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 Administrator
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#26752
Please post below with any questions!
 mokkyukkyu
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#28361
Is A wrong because of the part "the most talented"?
I was not sure about C because I was confused with the last paragraph...what does it talk about? :(
 Nikki Siclunov
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#28433
Hi mokkyukkyu,

Thanks for your question!

To help you figure out where you went wrong here, please provide a detailed breakdown of how you understood the question you’re asking about. Since you’re asking about a Reading Comprehension question, we expect to see evidence that you were able to do the following:
  • Correctly identify the type of question in the stem.
  • If the stem refers to a specific concept in the passage, identify where in the passage this concept was discussed.
  • If the stem allows for a paraphrasable answer, tell us what it was. (Don't be afraid if your prephrase was off).
  • Assuming this is a Must Be True question, as most RC questions are, tell us what textual evidence you have supporting your choice of (incorrect) answer.
  • Explain why you believe the correct answer choice is not supported by the passage.
The more you tell us about your method of approach, the better we can help you figure it out. :)

Thanks!
 mpoulson
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#30936
Hello,

I was able to identify the justification for C. Specifically, I recognize in paragraph 4 that "a great deal of art went against the grain of elite values..since the art endured critics must engage in an freudian analysis and claim that hidden art embodied the ideals of the elite". Essentially, critics who believe that high art is a representation of the elites have to demonstrate how this art that seeemingly is not supportive of the elite's ideals actually are. However, lines 6-7, which are directly attributed to Taruskin's book say that high art "is produced by and for political and social elites". This seems to be strong support for D. Can you explain why D is wrong? Thank you.

-Micah
 Claire Horan
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#31025
Hi Micah,

D is wrong because the stimulus asks for what the "passage suggests" about what Taruskin's view requires. This is a different question from "What does Taruskin's view require?" The answer to what the passage suggests is not something that Taruskin has stated explicitly but rather something that the author of the passage has hinted at. The passage actually suggests something contrary to D when it describes works that were commissioned (and thus not necessarily done by artists of the elite class) but nonetheless identified with that class.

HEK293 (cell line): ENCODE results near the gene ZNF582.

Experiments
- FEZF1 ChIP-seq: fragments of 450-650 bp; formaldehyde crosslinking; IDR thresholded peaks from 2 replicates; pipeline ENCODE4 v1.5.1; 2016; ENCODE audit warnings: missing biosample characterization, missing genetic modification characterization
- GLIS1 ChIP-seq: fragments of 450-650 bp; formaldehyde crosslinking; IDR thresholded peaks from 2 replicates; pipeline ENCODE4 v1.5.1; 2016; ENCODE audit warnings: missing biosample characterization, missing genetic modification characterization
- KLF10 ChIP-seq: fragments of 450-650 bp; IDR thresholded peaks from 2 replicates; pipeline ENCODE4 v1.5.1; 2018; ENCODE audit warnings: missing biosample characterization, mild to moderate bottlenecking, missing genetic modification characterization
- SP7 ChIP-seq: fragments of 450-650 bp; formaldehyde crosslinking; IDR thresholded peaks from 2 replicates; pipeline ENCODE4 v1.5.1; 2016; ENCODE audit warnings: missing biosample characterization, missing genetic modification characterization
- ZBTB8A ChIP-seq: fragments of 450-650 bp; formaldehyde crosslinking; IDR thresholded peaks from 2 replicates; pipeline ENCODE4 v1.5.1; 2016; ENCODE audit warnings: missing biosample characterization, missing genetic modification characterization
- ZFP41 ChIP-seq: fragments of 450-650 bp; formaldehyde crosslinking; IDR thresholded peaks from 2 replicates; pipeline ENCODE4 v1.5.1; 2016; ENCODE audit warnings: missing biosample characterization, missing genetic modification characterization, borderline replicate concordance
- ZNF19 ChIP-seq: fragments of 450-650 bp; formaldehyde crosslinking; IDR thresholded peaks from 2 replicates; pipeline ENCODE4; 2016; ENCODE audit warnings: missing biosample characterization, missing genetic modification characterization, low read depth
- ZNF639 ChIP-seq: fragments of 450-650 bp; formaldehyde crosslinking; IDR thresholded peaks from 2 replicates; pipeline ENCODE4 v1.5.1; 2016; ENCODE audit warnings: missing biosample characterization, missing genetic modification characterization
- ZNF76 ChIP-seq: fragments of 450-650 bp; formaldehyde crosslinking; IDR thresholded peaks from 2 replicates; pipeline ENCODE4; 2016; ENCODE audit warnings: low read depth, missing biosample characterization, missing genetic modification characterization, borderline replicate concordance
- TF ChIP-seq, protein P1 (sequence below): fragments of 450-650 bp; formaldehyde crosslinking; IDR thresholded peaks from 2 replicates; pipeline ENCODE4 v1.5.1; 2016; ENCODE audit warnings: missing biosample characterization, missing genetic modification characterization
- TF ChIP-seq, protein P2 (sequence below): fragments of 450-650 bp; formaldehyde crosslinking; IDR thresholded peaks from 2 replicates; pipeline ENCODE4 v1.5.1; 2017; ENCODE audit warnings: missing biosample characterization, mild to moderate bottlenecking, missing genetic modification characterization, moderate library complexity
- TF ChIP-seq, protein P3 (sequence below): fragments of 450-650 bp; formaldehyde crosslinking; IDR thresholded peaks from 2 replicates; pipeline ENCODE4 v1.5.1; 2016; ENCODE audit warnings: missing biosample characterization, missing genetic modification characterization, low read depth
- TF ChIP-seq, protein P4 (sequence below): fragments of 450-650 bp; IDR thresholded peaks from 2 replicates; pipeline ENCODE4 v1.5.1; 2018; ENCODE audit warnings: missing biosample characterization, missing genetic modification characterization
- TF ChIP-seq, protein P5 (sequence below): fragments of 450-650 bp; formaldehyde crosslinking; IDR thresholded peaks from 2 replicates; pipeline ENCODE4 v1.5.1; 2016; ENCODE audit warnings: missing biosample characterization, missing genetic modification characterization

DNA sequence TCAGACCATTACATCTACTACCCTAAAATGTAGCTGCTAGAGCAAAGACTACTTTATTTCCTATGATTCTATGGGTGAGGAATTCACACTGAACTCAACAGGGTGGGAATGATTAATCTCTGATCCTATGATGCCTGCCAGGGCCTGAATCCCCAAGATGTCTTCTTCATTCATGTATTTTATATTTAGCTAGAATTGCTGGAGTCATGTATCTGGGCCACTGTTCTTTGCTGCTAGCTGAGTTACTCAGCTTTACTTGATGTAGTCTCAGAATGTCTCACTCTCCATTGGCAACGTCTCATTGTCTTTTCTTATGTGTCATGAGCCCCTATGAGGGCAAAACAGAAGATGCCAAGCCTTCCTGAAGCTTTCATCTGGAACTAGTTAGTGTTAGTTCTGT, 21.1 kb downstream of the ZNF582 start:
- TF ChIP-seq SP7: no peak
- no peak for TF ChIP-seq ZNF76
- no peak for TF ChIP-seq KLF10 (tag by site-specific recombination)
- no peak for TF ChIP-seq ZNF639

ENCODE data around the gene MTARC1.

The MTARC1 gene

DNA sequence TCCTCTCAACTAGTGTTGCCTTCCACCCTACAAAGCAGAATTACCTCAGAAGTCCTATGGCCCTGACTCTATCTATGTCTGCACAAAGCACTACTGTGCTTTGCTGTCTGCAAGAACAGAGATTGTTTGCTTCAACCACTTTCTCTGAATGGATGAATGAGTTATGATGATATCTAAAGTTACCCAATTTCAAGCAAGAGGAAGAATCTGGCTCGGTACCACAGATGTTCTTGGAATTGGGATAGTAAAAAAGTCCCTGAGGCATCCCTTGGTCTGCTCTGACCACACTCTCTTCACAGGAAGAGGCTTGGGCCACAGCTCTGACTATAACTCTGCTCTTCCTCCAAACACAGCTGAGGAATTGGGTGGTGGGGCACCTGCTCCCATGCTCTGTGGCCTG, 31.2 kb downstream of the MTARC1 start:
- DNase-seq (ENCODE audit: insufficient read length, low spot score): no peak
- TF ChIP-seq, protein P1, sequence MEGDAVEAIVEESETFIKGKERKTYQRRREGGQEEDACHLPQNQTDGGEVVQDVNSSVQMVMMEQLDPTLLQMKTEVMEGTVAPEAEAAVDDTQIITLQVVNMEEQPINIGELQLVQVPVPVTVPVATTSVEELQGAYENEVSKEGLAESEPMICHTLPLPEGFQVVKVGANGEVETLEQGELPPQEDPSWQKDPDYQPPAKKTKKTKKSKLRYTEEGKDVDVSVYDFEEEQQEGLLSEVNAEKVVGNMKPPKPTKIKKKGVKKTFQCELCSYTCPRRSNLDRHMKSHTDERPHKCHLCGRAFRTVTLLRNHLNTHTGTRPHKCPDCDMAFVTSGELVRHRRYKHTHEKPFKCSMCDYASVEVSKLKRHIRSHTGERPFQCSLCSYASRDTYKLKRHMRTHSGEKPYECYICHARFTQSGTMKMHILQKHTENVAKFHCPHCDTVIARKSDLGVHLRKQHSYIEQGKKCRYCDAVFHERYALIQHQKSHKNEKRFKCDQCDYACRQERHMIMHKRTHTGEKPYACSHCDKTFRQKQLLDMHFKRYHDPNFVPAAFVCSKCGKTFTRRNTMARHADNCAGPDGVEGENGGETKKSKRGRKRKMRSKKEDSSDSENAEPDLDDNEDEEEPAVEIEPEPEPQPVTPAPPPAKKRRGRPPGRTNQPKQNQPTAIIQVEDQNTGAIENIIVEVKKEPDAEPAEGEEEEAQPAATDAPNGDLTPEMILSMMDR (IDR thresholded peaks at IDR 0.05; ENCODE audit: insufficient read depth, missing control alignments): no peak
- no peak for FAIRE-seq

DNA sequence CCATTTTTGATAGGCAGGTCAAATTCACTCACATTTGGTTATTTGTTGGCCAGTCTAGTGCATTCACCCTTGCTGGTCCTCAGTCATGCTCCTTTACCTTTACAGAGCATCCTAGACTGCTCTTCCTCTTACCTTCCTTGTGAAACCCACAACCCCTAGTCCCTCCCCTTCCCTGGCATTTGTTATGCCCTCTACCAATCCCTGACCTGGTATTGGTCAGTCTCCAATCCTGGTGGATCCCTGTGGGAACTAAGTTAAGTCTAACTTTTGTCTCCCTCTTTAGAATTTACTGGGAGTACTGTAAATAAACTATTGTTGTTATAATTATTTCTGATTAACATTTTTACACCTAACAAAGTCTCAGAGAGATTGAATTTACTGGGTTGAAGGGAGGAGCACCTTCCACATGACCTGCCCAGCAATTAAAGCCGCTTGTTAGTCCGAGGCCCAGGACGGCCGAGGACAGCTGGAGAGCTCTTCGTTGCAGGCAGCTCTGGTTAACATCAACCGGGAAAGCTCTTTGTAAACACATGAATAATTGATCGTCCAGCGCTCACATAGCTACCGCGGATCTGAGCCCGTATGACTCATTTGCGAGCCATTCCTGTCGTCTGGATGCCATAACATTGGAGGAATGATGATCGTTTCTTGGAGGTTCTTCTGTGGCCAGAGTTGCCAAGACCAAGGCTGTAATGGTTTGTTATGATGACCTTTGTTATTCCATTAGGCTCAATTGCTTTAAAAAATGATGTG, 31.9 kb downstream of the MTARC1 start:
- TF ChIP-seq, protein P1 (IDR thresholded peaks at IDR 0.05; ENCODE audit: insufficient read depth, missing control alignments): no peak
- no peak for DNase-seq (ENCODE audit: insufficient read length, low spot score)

mshaheen14
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#82712
Hi Powerscore,

I am having trouble understanding why (C) is correct over (B).

I took the line " critics like Taruskin prefer to deal with art produced the second way, because it enables them to construct a subtle analysis of the way such art embodied the ideology of the elite" in paragraph three to mean that his view of high art would favor artist embodying the ideologies of the elites that they serve.

My paraphrase matched this, assuming that the correct answer would discuss artists reflecting the ideology of the elites.

I can see from the last paragraph why (C) is correct, but was wondering what made it the better answer choice over (B) so that I can avoid mistakes like this in the future.
 Adam Tyson
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#82747
I see two problems with answer B, mshaheen14. First, it talks about "successful artists," and the passage is not about successful vs. not-successful artists, but about the relationship between the art any artist produced for some member of the elite and the views held by those elites. Second, the answer is about artists "working today," and Taruskin's position is about the "high art" of some past era rather than about any current art movement or style.

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